Decisions on top European posts bound for August 30
Predisposed to joust, the 28 leaders of the EU met in Brussels in the context of the informal meeting of the European Council, on the 16th and 17th of July. They did not succeed in arriving at a compromise over the personalities that will assume the much sought-after top positions of the Union.
“My conclusion was that we are not yet at the point where we can get a consensual solution on a full package of appointments”, said the outgoing president of the Council, Mr. Herman Van Rompuy. “The European Council will take decisions on the whole package at our next meeting on 30 August”.
The basic disagreement that led to the impasse of the consultation was related to whether the Italian Foreign Minister, Ms. Federica Mogherini, will ultimately take over the position of foreign policy chief of the European Union (in place of the British Catherine Ashton). The 41-year-old candidate was faced with the reaction especially of the Baltic countries, due to the country’s “close links” with Russia and “lukewarm” position on the Ukrainian issue. On his part, Mr. Matteo Renzi vigorously supported -although without the anticipated outcome- before his counterparts his expectation that the Italian minister assumes this top office. In addition, in case that the new president of the Commission is not willing to offer her this neuralgic portfolio, Mr. Renzi demanded that this is made clear the soonest possible, so that he avoids to “sacrifice” Ms. Mogherini. Similarly, the position of head of the Eurogroup was the subject of much debate and pressures, although it seems that Mr. Jeroen Dijsselbloem will retain his position unless he is offered the position of Commissioner for Economic and Monetary Affairs.
According to a senior government official, the newly elected president of the Commission, Mr. Jean Claude Juncker was particularly annoyed by these “poker-like” negotiations, while he pointed out to the “28” that the appointment of new commissioners is his own responsibility and, thus, he would not tolerate an appointment through bargaining but rather on the grounds of merit.
In any case, the work of the new head of the European Commission will not be an easy one, given the numerous criteria that have to be met in order for the complex equation embracing 28 members to be solved. The compromise must maintain the balance between the interests of small and major member-states of the EU, between the North and the South, while at the same time taking into account particular partisan criteria, as well as the gender quota that provides for the participation of not less than nine women in the new Commission. As far as the partisan background is concerned, the prime minister of Malta pushed for the position of president of the Council to be assumed by a Socialist, a request that the German Chancellor undertook to respond to, by saying that the Socialists will be offered the position of the High Representative, along with the first half of the presidency of the European Parliament, whereas regarding the Council, “our logic should not be based on partisanship but rather on worthiness”.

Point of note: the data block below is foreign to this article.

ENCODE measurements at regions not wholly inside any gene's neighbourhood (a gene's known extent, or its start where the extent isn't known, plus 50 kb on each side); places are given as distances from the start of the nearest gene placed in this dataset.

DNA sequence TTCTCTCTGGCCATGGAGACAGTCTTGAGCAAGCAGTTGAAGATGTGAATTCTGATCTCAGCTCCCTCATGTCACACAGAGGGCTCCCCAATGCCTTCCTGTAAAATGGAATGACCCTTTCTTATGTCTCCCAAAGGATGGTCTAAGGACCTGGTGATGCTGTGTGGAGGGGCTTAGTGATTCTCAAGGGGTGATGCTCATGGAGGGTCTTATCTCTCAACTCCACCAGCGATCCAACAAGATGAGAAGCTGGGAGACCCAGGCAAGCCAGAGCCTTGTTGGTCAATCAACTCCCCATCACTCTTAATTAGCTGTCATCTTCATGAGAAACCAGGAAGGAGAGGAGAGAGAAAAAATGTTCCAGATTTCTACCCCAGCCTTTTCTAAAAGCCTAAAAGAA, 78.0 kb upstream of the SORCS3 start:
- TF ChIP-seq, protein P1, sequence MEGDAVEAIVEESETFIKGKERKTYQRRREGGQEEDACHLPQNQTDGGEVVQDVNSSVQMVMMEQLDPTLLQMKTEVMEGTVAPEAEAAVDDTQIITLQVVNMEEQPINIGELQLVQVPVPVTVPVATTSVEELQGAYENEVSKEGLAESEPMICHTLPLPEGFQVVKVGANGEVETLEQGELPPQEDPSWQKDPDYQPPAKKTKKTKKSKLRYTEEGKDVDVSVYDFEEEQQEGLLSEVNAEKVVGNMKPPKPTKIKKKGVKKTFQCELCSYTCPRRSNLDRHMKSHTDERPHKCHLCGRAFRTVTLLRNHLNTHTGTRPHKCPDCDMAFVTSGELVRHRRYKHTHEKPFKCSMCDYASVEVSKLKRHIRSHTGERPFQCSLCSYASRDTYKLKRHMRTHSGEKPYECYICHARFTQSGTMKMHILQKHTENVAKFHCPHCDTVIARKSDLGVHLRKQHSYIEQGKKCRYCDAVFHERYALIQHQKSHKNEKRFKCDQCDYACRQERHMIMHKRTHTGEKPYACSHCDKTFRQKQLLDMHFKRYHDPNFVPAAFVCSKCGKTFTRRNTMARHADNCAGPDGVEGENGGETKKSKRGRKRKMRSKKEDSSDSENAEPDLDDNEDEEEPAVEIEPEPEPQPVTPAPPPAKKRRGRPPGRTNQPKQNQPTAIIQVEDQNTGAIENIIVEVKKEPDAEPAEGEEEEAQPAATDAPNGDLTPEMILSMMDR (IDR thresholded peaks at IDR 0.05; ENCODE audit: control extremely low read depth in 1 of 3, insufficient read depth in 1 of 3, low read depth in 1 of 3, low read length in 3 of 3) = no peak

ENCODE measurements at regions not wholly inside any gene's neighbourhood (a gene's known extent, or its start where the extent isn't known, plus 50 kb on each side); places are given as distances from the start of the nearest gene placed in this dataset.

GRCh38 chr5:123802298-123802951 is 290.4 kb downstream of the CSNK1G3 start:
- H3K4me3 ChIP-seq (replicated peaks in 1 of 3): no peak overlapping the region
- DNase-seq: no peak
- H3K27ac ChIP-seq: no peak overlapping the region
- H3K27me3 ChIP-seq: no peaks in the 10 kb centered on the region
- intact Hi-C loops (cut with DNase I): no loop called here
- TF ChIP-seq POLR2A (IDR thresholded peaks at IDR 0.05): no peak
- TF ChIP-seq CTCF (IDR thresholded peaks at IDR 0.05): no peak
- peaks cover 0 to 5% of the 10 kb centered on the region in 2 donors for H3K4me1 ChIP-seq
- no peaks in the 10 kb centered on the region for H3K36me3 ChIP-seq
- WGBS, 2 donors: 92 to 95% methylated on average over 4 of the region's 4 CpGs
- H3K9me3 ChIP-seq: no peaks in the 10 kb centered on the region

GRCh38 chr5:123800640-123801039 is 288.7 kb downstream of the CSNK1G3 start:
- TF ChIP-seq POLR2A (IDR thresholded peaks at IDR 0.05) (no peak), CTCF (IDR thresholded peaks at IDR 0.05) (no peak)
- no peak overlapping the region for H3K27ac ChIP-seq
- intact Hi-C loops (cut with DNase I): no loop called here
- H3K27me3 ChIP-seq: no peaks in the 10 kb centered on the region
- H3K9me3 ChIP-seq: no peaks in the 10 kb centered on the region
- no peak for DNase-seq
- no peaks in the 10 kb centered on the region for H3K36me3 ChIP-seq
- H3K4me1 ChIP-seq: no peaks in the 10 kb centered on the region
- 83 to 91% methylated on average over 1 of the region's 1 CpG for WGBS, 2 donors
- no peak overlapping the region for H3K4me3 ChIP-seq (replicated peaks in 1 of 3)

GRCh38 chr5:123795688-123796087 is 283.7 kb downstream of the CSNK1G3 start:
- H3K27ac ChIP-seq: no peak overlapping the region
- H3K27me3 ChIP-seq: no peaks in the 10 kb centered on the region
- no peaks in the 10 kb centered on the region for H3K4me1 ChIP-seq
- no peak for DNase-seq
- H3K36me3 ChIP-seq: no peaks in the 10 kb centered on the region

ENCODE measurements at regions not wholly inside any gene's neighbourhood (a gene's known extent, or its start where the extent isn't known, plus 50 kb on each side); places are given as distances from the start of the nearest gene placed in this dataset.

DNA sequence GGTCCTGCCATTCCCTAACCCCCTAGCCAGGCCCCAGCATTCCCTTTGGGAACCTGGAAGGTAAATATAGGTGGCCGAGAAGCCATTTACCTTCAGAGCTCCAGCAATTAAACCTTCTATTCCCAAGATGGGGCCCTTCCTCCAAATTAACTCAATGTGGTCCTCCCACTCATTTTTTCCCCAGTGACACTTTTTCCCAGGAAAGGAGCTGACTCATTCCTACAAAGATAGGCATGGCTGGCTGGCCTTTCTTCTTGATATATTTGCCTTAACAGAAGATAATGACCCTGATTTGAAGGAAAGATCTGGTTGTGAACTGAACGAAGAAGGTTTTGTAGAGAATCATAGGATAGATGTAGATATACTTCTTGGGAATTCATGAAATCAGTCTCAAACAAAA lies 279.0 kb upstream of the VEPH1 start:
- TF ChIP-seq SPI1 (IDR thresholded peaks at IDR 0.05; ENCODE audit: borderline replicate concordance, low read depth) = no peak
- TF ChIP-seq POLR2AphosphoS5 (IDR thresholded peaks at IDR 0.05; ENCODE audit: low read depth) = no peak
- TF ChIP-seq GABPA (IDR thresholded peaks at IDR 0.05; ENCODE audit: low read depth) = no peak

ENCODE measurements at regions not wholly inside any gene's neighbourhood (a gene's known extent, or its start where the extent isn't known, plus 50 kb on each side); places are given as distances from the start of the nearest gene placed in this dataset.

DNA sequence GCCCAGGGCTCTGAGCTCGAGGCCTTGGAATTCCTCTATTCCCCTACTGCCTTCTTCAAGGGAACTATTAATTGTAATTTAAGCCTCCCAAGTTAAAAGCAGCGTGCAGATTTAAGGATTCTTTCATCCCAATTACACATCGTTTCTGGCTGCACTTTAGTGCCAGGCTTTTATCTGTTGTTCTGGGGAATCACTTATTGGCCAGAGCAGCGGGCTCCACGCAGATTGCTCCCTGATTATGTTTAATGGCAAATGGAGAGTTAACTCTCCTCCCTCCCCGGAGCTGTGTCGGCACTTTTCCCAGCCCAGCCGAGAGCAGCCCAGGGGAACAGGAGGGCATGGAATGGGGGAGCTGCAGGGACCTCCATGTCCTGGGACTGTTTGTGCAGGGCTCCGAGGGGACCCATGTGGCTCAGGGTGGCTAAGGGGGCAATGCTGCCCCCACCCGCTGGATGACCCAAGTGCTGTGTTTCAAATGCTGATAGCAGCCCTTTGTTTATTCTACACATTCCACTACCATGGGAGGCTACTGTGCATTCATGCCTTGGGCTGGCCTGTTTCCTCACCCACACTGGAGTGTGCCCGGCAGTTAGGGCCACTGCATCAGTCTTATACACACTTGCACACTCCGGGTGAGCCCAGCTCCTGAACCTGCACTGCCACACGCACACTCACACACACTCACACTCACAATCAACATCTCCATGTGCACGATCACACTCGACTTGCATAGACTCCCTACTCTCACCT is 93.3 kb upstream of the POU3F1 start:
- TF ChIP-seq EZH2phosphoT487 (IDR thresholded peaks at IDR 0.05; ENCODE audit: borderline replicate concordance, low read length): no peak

Sanctions to Russia
Despite their disagreements on the issues concerning the appointment of top officials, the “28” seem to have agreed on foreign-policy-related issues and, more specifically, on further extending sanctions to Russia as a means of addressing the crisis in Ukraine. According to the Council decisions, the companies that support pro-Russian separatists in eastern Ukraine, either through funding or supply of materials, will henceforth be subject to criminal penalties. In addition, Russia will not receive any further funding from the European financial institutions, whereas the European Commission shall freeze the financing of Russian infrastructure works from the European Investment Bank and the European Bank for Reconstruction.
After the meeting, Chancellor Merkel told the reporters that the Russians are to blame for escalating the conflict, saying that Moscow has ignored the ultimatums that were issued during the previous EU Summit, which was attended by the President of Ukraine, Petro Poroshenko. “The EU is disappointed and regrets having to take such substantial measures vis à vis Russia”, said the Chancellor, but, “unfortunately too little has happened since the visit of President Petro Poroshenko and in response to the unilateral ceasefire announced by him”.